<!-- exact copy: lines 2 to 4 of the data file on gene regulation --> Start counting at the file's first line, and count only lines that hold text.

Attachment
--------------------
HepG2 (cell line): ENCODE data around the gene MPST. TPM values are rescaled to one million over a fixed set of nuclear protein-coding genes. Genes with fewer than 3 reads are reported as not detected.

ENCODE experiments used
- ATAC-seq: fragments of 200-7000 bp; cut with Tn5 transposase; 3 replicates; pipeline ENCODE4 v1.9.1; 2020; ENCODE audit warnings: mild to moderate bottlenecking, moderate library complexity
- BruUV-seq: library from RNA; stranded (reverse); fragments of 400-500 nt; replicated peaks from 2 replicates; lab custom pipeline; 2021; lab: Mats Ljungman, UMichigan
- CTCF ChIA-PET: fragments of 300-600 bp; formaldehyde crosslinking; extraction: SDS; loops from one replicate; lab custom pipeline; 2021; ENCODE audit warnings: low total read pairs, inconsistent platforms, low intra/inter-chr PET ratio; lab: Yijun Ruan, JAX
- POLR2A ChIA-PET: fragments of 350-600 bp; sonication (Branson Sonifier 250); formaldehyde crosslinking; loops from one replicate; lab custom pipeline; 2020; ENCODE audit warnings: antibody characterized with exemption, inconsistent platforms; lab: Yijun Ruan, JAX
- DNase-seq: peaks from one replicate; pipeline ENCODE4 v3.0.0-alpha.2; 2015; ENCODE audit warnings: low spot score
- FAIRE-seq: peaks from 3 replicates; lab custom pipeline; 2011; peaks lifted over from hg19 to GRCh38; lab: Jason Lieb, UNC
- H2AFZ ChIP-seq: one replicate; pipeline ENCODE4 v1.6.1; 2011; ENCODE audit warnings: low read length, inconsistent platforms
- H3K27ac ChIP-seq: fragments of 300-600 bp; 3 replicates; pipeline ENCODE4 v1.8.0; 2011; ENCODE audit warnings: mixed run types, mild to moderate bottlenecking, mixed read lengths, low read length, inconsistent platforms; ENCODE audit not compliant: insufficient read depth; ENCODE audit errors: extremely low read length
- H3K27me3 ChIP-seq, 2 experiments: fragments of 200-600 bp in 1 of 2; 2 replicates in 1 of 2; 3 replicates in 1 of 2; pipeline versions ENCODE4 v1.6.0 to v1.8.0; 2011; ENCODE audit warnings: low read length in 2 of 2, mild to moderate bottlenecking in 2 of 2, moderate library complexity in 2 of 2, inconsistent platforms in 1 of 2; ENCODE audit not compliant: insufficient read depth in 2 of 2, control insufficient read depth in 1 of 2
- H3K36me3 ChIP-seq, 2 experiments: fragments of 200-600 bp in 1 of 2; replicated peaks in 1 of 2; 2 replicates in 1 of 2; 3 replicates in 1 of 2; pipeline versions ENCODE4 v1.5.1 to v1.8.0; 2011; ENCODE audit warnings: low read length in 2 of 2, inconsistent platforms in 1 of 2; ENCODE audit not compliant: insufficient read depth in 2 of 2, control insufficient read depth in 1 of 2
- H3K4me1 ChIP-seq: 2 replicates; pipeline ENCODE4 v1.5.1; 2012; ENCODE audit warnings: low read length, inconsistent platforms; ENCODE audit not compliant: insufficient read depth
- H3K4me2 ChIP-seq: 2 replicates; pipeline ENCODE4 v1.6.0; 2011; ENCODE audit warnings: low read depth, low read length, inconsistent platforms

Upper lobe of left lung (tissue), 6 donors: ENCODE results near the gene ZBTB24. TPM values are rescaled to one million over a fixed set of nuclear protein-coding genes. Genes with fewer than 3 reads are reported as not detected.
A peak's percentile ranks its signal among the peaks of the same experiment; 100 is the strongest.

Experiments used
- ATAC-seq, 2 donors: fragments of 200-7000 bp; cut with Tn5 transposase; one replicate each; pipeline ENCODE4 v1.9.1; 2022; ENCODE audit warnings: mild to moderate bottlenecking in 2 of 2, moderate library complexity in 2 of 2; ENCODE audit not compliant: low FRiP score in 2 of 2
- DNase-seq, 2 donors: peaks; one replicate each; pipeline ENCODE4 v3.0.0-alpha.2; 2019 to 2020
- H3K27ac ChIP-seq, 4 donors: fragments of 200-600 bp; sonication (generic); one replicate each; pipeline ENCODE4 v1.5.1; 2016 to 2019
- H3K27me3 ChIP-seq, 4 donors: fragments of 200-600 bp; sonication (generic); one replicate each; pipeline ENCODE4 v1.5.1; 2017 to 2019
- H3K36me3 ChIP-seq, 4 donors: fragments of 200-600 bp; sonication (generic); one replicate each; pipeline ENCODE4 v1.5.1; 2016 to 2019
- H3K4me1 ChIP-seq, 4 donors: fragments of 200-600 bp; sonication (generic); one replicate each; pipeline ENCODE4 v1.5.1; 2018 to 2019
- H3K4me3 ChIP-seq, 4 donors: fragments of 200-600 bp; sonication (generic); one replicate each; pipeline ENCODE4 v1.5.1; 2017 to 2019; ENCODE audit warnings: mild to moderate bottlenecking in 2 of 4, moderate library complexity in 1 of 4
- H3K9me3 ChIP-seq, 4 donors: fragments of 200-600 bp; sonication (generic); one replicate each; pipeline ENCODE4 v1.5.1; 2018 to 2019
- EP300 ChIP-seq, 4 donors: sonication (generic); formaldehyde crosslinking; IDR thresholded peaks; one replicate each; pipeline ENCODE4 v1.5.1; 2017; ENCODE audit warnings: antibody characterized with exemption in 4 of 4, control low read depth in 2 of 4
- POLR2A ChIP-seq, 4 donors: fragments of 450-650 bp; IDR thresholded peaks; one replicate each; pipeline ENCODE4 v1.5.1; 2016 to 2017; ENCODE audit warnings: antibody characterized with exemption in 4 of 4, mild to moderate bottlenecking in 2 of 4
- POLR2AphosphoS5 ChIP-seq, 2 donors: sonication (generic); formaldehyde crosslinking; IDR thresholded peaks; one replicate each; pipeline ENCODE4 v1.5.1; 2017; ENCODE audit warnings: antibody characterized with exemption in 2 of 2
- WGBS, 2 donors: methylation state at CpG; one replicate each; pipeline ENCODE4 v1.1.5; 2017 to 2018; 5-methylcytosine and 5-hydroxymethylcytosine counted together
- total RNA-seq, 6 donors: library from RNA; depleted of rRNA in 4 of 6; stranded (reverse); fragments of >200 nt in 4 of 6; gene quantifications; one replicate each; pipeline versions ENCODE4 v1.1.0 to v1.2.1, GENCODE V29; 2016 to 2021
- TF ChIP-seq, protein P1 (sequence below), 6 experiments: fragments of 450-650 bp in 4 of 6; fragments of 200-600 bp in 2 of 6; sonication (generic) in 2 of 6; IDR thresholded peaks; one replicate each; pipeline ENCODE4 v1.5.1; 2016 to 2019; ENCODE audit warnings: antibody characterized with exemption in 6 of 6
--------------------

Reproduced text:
ENCODE experiments used
- ATAC-seq: fragments of 200-7000 bp; cut with Tn5 transposase; 3 replicates; pipeline ENCODE4 v1.9.1; 2020; ENCODE audit warnings: mild to moderate bottlenecking, moderate library complexity
- BruUV-seq: library from RNA; stranded (reverse); fragments of 400-500 nt; replicated peaks from 2 replicates; lab custom pipeline; 2021; lab: Mats Ljungman, UMichigan